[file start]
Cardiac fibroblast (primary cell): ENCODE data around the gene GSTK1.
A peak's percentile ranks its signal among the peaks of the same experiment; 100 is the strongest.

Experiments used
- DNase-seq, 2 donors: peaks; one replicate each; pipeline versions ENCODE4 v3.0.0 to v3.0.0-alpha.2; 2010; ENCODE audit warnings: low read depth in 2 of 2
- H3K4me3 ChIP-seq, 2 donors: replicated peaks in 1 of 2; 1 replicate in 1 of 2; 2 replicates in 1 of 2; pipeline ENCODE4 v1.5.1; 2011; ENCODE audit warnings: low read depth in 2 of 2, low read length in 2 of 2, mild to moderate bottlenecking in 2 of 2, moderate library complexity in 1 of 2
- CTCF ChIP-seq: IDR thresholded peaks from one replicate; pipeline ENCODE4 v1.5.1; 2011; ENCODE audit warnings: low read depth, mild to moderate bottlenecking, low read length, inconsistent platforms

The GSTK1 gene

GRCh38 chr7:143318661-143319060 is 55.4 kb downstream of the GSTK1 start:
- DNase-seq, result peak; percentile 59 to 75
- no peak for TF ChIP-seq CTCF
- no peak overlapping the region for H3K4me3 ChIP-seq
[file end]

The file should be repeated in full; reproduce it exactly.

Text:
Cardiac fibroblast (primary cell): ENCODE data around the gene GSTK1.
A peak's percentile ranks its signal among the peaks of the same experiment; 100 is the strongest.

Experiments used
- DNase-seq, 2 donors: peaks; one replicate each; pipeline versions ENCODE4 v3.0.0 to v3.0.0-alpha.2; 2010; ENCODE audit warnings: low read depth in 2 of 2
- H3K4me3 ChIP-seq, 2 donors: replicated peaks in 1 of 2; 1 replicate in 1 of 2; 2 replicates in 1 of 2; pipeline ENCODE4 v1.5.1; 2011; ENCODE audit warnings: low read depth in 2 of 2, low read length in 2 of 2, mild to moderate bottlenecking in 2 of 2, moderate library complexity in 1 of 2
- CTCF ChIP-seq: IDR thresholded peaks from one replicate; pipeline ENCODE4 v1.5.1; 2011; ENCODE audit warnings: low read depth, mild to moderate bottlenecking, low read length, inconsistent platforms

The GSTK1 gene

GRCh38 chr7:143318661-143319060 is 55.4 kb downstream of the GSTK1 start:
- DNase-seq, result peak; percentile 59 to 75
- no peak for TF ChIP-seq CTCF
- no peak overlapping the region for H3K4me3 ChIP-seq